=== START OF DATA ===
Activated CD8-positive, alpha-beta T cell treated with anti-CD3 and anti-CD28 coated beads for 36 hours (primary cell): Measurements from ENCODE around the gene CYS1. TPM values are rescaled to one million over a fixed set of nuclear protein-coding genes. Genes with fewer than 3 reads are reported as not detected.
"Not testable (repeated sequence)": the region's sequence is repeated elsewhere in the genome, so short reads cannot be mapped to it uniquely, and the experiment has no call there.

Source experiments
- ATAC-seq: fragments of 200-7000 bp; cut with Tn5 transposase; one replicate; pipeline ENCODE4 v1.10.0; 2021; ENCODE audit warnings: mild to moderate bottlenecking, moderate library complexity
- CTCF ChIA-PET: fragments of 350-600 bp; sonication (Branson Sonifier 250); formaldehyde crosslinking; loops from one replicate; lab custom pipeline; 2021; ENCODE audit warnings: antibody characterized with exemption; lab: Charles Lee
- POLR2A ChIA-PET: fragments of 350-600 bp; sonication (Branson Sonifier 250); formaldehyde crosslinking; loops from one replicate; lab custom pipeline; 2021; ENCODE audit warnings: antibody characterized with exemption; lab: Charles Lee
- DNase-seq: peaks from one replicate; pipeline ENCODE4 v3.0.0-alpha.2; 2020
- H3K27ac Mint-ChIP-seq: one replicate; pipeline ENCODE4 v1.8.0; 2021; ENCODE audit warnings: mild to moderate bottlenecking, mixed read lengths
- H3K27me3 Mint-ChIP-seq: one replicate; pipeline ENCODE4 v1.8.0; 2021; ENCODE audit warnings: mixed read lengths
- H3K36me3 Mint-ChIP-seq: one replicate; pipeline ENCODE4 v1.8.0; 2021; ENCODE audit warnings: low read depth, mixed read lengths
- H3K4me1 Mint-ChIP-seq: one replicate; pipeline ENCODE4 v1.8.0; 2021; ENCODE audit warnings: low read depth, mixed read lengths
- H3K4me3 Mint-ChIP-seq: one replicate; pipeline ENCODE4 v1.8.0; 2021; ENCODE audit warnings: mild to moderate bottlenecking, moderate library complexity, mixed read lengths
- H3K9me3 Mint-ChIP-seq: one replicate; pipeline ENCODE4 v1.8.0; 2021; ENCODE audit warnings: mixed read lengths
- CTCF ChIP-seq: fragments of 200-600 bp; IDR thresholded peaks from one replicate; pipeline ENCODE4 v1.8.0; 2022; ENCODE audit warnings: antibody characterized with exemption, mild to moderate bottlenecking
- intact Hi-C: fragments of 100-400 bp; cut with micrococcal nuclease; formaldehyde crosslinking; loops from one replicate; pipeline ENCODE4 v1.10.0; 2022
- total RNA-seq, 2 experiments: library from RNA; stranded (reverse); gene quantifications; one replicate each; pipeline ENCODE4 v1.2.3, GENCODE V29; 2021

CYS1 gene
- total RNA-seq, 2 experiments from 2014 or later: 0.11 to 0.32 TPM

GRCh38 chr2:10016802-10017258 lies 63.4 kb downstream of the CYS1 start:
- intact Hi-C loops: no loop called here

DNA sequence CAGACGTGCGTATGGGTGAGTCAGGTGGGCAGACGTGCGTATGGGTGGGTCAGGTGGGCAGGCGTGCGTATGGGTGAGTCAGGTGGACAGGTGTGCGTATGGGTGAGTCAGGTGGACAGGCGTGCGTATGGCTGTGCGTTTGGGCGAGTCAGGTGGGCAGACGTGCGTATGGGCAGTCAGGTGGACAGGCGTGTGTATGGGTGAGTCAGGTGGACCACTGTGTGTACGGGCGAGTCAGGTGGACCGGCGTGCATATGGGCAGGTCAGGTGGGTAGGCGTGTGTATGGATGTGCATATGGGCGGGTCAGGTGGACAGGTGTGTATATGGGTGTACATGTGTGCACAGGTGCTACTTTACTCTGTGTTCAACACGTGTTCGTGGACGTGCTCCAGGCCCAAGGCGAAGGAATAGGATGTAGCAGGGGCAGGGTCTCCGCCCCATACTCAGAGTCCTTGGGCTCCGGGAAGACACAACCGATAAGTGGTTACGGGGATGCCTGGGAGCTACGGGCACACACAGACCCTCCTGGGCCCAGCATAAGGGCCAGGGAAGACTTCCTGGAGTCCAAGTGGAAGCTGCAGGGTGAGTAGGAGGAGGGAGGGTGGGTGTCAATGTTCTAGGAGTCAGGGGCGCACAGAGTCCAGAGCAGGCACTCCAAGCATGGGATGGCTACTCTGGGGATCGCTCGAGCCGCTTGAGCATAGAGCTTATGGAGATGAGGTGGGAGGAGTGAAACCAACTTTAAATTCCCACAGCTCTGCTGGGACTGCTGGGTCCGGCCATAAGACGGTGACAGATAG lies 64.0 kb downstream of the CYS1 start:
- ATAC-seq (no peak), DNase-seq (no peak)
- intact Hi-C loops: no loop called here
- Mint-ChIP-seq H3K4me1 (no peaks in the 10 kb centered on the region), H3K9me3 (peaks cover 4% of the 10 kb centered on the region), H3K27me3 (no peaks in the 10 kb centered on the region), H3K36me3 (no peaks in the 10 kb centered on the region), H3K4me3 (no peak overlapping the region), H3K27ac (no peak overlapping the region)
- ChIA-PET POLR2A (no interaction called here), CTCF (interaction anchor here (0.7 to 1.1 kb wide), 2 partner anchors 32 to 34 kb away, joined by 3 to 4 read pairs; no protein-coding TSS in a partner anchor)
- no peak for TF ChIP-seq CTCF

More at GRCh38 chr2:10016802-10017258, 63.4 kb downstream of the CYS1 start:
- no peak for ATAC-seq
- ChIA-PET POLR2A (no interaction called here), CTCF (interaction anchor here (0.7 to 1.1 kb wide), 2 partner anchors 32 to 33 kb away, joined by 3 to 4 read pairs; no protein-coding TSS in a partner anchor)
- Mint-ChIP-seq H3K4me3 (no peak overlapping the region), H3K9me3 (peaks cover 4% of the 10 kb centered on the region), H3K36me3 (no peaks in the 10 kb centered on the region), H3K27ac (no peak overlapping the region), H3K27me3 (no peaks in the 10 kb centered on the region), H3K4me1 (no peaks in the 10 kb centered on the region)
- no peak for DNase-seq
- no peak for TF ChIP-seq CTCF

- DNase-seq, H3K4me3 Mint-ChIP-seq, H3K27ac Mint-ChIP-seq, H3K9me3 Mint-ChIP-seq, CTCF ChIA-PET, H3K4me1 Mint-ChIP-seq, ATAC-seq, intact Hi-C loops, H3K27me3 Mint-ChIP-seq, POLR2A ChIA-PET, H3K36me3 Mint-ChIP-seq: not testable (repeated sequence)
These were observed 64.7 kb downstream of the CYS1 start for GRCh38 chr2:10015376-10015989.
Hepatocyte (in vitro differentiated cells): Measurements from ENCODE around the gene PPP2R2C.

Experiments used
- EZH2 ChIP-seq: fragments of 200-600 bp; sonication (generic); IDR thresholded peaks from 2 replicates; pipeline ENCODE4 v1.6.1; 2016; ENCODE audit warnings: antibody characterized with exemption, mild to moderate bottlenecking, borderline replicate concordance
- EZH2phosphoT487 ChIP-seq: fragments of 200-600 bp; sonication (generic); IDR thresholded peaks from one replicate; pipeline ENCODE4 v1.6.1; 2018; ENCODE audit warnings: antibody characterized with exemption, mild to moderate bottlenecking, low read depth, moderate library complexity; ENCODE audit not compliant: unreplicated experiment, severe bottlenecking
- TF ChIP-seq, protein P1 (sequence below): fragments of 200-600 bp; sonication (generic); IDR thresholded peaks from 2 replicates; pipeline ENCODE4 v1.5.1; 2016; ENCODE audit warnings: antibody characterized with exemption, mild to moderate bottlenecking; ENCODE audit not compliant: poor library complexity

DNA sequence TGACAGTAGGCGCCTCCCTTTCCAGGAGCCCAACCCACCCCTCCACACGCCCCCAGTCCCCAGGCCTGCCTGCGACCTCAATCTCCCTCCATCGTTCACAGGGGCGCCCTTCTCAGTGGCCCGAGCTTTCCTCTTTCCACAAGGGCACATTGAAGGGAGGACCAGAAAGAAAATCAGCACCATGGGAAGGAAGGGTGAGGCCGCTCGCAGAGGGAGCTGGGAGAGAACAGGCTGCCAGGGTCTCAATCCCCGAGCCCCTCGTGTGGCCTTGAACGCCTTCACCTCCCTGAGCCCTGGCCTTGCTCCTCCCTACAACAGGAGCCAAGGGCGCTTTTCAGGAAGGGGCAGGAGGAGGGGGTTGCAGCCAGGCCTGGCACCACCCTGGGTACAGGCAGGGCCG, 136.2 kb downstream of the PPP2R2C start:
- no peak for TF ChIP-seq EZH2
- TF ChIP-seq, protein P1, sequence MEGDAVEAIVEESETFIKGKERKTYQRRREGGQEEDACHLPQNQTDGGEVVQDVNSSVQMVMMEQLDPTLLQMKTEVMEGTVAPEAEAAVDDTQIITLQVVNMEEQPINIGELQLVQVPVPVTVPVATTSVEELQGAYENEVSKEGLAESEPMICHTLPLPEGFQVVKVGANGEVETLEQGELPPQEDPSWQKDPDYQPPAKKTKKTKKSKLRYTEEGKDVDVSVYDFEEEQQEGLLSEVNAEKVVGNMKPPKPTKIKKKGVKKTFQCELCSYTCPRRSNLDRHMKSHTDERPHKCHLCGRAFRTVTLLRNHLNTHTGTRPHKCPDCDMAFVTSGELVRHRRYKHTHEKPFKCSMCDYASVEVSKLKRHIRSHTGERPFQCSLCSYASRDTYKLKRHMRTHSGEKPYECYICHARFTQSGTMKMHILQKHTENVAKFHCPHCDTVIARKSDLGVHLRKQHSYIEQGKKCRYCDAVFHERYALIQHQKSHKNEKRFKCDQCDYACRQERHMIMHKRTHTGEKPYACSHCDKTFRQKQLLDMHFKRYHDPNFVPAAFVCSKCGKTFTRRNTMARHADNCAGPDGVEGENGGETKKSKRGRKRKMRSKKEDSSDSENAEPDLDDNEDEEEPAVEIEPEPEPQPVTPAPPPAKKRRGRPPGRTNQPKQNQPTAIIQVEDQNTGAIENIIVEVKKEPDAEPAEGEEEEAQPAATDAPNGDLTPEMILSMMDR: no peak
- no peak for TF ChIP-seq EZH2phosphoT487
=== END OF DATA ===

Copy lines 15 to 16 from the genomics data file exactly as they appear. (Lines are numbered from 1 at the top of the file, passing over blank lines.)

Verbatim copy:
- intact Hi-C: fragments of 100-400 bp; cut with micrococcal nuclease; formaldehyde crosslinking; loops from one replicate; pipeline ENCODE4 v1.10.0; 2022
- total RNA-seq, 2 experiments: library from RNA; stranded (reverse); gene quantifications; one replicate each; pipeline ENCODE4 v1.2.3, GENCODE V29; 2021